How Does VA Disability Evidence Work

How Does VA Disability Evidence Work

How Does VA Disability Evidence Work?

Addressing the questions about VA disability evidence. During his second inaugural address, President Abraham Lincoln laid out the vision for the future Veterans Administration disability program when he envisioned a way “to care for him who shall have borne the battle and for his widow and his orphan.” For many years, the VA disability system fulfilled Lincoln’s vision. Veterans who were entitled to compensation were able to obtain it without a prolonged fight.

Now, things are different. The VA is one of the most under-funded federal agencies, and the
number of disabled veterans keeps rising as veterans of Vietnam reach old age and veterans of
the Global War on Terror – which spurred higher rates of enlistment in the military – leave the
military and attain veteran status. The VA fights claims more vigorously now, making it more
difficult for veterans to receive the compensation they deserve.

In this environment, a VA disability attorney is more important than ever. Though an attorney
can guide you through all aspects of the claims process, there are three important reasons to
consult a VA disability attorney.

     1. VA disability attorneys know what evidence you need to prove your disability.
     2. A VA disability attorney knows how to present this evidence effectively
     3. An attorney familiar with your case can advocate for you on appeal

Evidence of Disability

You may be surprised to learn there are other ways to show disability besides a medical
diagnosis. Disability can have educational, vocational, and other implications and can be proven
through this type of evidence.

VA Medical Evidence

Medical records are still the best starting point for proving your disability in the VA claims
process. After all, a disability is a health condition that adversely affects other areas of a
veteran’s life besides physical health. A current diagnosis of a disabling condition is usually
required for compensation.

This evidence is sometimes difficult to secure. Medical misdiagnosis is unfortunately a common
occurrence. In the VA system, examinations for purposes of disability claims are carried out by
overworked physicians, nurses, or other medical personnel. These are VA employees or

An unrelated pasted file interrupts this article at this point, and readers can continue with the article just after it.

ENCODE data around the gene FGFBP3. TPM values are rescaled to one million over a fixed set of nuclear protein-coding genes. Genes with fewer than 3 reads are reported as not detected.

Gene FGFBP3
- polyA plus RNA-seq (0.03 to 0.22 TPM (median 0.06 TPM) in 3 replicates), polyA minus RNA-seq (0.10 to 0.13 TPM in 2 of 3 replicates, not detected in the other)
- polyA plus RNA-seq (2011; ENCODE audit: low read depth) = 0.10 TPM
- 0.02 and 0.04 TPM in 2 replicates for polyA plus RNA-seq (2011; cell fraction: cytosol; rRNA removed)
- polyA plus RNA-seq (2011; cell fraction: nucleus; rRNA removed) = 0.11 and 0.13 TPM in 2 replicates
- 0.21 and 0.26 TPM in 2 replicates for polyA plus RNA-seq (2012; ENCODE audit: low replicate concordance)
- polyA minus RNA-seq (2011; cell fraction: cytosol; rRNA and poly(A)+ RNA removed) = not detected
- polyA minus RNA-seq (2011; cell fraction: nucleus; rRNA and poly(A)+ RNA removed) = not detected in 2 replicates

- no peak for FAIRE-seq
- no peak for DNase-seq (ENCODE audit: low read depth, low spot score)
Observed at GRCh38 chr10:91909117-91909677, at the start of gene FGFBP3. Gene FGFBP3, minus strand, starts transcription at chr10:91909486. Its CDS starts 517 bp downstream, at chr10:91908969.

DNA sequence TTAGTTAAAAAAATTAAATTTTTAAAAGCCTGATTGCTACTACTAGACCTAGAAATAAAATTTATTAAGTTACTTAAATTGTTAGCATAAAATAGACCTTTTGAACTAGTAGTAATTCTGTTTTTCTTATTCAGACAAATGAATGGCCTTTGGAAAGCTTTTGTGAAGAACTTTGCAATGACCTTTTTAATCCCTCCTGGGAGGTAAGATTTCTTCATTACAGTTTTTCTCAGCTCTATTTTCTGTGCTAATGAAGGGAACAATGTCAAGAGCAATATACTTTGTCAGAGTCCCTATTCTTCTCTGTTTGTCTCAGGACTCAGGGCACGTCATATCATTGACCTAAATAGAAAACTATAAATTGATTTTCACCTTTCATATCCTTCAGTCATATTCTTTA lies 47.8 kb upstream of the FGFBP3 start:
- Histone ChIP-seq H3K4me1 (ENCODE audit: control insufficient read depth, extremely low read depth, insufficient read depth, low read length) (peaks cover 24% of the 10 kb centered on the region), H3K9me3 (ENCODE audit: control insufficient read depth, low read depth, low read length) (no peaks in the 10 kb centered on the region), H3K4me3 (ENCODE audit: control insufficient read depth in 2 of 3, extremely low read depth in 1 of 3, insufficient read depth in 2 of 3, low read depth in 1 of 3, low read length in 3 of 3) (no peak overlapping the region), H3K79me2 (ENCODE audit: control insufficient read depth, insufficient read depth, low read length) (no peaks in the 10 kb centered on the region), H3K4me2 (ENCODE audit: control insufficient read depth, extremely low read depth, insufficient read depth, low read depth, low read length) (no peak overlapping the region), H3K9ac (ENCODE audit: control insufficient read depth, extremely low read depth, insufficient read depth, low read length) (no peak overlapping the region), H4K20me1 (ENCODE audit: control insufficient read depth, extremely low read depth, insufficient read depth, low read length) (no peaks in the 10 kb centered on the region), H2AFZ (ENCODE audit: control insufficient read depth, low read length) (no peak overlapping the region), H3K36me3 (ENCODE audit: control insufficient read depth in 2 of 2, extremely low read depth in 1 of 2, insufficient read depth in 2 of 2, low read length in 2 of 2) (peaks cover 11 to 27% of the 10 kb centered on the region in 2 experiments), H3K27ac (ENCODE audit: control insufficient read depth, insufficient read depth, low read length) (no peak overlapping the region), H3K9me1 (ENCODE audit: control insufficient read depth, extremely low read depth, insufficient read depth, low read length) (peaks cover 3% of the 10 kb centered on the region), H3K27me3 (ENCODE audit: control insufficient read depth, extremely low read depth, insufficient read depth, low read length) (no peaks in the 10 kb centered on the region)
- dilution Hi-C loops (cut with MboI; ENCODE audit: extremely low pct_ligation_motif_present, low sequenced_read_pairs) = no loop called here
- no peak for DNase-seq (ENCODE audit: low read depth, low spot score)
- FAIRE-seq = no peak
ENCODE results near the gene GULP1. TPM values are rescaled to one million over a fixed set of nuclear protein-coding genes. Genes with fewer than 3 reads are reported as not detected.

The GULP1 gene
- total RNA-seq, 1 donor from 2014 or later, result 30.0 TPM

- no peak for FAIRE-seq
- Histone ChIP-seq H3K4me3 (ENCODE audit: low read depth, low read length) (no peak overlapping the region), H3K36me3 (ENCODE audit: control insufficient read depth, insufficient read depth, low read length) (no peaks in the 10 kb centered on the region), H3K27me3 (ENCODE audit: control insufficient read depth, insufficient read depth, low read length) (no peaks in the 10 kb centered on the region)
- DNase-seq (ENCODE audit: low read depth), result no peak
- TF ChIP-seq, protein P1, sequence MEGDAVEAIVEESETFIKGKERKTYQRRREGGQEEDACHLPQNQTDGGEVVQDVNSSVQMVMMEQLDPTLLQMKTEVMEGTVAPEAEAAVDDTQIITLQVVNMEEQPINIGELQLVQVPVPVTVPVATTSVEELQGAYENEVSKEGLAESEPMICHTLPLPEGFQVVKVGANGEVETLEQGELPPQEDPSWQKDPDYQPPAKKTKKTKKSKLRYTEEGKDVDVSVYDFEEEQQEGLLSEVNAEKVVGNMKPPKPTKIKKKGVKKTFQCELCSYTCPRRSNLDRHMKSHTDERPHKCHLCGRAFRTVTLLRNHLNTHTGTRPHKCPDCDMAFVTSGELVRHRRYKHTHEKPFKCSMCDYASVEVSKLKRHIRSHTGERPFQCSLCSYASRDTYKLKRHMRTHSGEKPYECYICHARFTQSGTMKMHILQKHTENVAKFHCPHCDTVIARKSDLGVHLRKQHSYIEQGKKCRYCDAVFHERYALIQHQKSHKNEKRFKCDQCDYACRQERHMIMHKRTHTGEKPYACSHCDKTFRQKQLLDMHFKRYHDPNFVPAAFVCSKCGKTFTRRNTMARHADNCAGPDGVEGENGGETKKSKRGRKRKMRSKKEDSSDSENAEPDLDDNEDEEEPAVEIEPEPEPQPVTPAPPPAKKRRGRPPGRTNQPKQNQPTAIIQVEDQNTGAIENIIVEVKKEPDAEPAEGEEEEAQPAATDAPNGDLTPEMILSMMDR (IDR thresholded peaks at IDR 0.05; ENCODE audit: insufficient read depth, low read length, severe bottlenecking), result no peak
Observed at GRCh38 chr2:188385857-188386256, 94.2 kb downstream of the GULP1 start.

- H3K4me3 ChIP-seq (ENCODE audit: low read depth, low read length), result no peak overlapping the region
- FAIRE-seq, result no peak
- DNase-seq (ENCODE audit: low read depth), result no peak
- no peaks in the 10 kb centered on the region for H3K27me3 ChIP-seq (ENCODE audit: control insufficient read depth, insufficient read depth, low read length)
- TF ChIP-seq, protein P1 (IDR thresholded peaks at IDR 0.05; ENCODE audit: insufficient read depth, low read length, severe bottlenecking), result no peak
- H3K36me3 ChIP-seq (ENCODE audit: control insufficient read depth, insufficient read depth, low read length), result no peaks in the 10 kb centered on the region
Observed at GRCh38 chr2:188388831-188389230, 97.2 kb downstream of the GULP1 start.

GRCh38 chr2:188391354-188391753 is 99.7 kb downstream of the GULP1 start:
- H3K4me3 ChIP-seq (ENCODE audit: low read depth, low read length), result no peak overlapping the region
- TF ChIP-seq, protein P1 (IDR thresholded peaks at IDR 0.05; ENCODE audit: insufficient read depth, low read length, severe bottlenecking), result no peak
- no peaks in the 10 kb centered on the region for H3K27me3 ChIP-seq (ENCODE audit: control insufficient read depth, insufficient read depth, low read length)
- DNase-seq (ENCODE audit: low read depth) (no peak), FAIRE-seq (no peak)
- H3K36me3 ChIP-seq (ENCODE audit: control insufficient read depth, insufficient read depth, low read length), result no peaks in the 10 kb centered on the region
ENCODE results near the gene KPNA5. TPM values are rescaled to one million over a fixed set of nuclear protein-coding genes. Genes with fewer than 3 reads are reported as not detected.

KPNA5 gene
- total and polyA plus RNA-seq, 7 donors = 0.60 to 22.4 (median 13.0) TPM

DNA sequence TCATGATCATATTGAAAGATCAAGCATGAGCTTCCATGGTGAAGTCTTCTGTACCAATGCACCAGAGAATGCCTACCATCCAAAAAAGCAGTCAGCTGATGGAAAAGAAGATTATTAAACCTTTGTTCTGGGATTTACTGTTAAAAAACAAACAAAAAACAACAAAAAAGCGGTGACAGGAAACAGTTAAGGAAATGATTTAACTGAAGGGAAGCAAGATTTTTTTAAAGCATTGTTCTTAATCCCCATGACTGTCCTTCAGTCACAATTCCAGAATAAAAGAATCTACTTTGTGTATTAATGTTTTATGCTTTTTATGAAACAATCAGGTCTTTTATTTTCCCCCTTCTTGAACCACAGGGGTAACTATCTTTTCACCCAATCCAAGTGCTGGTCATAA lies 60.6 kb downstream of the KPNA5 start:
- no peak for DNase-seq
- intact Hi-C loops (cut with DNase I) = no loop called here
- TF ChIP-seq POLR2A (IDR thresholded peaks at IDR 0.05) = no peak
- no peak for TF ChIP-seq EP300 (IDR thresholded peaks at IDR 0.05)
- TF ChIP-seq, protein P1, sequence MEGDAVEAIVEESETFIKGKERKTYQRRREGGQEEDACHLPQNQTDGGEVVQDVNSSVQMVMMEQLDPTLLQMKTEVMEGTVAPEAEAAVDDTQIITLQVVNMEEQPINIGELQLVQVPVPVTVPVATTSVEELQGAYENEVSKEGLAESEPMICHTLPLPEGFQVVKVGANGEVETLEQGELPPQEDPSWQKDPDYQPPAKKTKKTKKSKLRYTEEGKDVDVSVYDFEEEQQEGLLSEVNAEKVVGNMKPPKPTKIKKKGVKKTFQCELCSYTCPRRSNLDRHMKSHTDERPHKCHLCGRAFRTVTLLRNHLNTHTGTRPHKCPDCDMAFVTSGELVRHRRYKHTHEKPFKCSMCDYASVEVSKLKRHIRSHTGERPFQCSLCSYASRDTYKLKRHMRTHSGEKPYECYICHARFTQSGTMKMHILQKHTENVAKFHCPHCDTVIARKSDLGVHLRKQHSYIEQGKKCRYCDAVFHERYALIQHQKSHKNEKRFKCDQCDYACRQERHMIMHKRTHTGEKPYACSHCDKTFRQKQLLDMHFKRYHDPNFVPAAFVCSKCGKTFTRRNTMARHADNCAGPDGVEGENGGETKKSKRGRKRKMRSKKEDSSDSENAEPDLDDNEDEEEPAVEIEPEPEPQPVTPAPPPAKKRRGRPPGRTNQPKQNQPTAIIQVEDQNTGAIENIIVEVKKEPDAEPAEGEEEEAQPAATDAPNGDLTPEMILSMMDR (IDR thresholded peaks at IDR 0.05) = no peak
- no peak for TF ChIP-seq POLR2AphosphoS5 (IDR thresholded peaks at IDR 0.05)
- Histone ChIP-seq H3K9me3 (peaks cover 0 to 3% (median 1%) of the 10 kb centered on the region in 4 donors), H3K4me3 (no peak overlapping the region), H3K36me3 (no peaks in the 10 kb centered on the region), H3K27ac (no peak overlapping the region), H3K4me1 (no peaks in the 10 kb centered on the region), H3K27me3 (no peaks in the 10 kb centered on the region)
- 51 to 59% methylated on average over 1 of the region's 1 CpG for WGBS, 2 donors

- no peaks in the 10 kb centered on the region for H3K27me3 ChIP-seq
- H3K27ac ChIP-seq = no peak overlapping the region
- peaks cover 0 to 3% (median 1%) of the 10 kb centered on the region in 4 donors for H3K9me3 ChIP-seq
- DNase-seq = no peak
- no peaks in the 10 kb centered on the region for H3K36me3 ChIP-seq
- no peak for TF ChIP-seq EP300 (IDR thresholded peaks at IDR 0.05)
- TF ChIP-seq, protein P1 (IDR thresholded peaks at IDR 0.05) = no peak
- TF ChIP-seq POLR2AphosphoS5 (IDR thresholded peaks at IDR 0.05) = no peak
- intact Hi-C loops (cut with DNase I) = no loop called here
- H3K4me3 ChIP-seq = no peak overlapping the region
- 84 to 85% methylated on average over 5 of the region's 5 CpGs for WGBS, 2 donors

contractors who do not have much time to spend with patients and often rush through exams.

They do not have much time to evaluate diagnostic test results, either. Therefore, examination
reports are often incomplete, lack proper analysis, or contain mistakes, which severely frustrates
compensation claims.

Independent Medical Evidence

To supplement VA-provided diagnostic evidence, a VA disability attorney can request
independent medical opinions from an outside physician or another practitioner. The VA regional
office handling the claim can also request such evidence if they feel a medical question has been left unanswered.

Non-Medical Evidence

A diagnosis alone is not enough – the condition must also be disabling. The VA uses a sliding
scale to determine the extent of disability (e.g. 20% disabled, 50% disabled, etc.). Symptoms
evidence includes not only the veteran’s own statements about how the disability affects his or
her daily life, but also statements from friends, family members, and co-workers. Sometimes, a
third party may have a better idea of how a disability affects a veteran than the veteran!

Evidence from vocational experts showing a veteran has trouble working due to disability are
also helpful in showing the level of disability.

Service Records

Equally as important, both the diagnosis and the symptoms must be related to an event in service
or had their onset during service. This can be proven by obtaining records from the veteran’s
active duty or training periods, which may show complaints of or treatment for a particular
condition or injury.

Initial Reviews

50 years ago, the initial claims approval rate was about 60%. Today, budget cuts and higher
numbers of disabled veterans have reduced the initial approval rate to about 30%. As a result,
there is a higher chance an initial disability claim will be denied. That does not mean the veteran
won’t receive compensation – just that more or better evidence may be necessary.

An attorney can guide you through obtaining better evidence, quickly. Sometimes it is as simple
as getting a second opinion when your VA examination does not yield clear or correct results.

Sometimes the VA overlooks clear evidence, which an attorney can point out. Though an
attorney cannot officially represent you until after an initial review, it never hurts to discuss your
situation with one.

Appeals

A new law gives veterans more options at the appeal level. Frequently, a simple second look
review is appropriate. Such streamlined reviews are often good in borderline cases, or if the
claims examiner made a clear error.

In less clear-cut cases, the next stage is an appeal to an administrative law judge or ALJ. This
full hearing allows an attorney to represent the veteran and introduce evidence, challenge
previous findings, and make legal arguments. It is critical to find and present the best evidence
possible to get the best results.

Work With Diligent Attorneys

An attorney is a valuable partner in all phases of a disability claim, especially evidence gathering
and presentation. For a free consultation with an experienced Veterans disability lawyer, contact Cameron Firm, P.C. at 800-861-7262 or fill out the contact box to your right. We are here to represent veterans nationwide and there is no fee until you win!

This article is for educational and marketing purposes only. It does not create an attorney-client
relationship.